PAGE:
Can I get an Amen? Anybody else know what I’m feeling?

There’s always yard work, isn’t there? Well, yes. But there’s also the Spring rains. And really, is it good for grass to be mowed more than every other day?

Gardening? I’ve got a black thumb. And no interest.

Golf? Ah, yes, God’s favorite sport, and mine. That would be a fabulous alternative. Except for two things. The aforementioned Spring rains and the cost factor. And one more thing, I guess. It’s not an at-home activity. Although if I did it right, I could keep the prescribed 6-foot distance from others. But still, there’s the weather and the expense of it.

The last time I was this bored was the six months I was recovering from my heart attack and couldn’t work. It was no fun then, either.

I’m not an Eveready Bunny type. Working 60 hours a week holds no appeal to me. I try to not be lazy, but I’m not a work-a-holic. You’d think a slow-down of this sort during the general quarantine wouldn’t be a big hurdle for a guy like me. But it’s a steeplechase-size hurdle.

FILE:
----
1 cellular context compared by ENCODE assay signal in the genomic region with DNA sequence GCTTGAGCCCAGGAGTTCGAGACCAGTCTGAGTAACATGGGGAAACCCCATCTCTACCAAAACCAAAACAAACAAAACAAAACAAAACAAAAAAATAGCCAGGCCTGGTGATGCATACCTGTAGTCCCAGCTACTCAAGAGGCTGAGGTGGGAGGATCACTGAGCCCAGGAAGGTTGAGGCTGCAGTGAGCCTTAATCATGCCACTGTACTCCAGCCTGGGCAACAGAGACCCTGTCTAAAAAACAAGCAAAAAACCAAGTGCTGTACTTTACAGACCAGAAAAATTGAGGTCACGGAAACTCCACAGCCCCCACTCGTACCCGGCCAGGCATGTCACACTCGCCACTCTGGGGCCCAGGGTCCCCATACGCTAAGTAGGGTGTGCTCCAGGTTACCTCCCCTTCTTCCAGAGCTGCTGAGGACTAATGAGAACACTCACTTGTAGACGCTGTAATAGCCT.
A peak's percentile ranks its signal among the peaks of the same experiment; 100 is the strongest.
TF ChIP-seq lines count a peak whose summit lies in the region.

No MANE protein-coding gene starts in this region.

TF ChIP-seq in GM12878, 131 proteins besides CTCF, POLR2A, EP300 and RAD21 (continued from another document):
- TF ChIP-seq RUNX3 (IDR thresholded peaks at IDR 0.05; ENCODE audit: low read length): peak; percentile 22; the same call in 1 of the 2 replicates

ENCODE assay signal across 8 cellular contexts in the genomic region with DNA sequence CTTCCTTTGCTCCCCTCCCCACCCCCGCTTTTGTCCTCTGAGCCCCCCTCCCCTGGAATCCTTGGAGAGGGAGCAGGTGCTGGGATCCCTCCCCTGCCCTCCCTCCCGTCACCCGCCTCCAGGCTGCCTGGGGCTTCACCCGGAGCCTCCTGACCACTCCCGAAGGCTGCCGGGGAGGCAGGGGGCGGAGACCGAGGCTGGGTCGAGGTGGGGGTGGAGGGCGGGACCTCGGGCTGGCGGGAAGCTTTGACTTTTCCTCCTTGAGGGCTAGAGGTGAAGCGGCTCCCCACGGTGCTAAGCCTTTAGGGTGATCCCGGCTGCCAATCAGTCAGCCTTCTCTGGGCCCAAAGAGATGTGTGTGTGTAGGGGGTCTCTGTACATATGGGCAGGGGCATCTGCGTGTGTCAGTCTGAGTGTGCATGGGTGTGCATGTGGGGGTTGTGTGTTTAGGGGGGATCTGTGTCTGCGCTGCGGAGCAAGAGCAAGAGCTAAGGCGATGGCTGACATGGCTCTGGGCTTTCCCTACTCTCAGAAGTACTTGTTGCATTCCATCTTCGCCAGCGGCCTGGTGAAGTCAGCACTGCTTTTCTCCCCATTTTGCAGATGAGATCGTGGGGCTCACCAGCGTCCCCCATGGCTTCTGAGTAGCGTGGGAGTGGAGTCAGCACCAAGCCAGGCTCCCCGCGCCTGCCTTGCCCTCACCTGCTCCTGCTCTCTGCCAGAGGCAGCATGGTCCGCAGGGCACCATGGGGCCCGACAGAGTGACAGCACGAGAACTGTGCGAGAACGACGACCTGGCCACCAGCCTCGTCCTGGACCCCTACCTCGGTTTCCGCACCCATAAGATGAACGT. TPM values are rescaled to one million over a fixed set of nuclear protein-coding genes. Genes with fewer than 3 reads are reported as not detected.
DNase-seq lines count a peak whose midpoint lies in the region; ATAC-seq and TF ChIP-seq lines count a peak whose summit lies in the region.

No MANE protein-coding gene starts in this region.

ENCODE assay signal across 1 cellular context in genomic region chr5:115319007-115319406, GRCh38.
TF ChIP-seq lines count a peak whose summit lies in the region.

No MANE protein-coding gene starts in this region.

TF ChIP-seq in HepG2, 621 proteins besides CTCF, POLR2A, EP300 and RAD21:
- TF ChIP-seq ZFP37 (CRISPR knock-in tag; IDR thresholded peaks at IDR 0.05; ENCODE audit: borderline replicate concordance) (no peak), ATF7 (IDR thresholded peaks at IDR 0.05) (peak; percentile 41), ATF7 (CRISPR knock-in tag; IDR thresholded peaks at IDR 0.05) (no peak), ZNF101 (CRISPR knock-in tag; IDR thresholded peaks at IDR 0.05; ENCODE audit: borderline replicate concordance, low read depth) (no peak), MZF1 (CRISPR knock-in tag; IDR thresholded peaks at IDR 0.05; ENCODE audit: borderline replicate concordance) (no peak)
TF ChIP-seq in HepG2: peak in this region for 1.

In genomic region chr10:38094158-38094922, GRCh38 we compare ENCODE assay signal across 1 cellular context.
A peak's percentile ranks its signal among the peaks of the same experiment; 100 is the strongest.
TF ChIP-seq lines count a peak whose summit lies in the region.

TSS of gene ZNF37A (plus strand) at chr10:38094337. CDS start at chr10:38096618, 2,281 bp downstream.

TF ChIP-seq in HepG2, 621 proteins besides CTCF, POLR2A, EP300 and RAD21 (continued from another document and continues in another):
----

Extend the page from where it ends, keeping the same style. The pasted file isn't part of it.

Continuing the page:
I think part of the difficulty of these few weeks of inactivity is that it’s not of my choosing. This isn’t like a vacation. Not for me, anyway. When I go on vacation – even if it’s a staycation – I choose when and where and for how long. The only choice I had on this one is whether or not I’ll observe the urging of government. No exotic places, no great eating out, no roller coasters, no golf. Come on! You can’t have a vacation without those things, can you?

Well, yes you can.

And then there’s this. There are millions of moms and dads who are trying to keep their kids occupied and out of trouble, not to mention on property and engaging in some form of homeschooling, all without losing their minds. Most of these parents don’t have any training or experience with this. Neither do the kids. I’ve got it good, compared to them. If you’re one of them, I salute you! Good on you! You can do it! God bless you!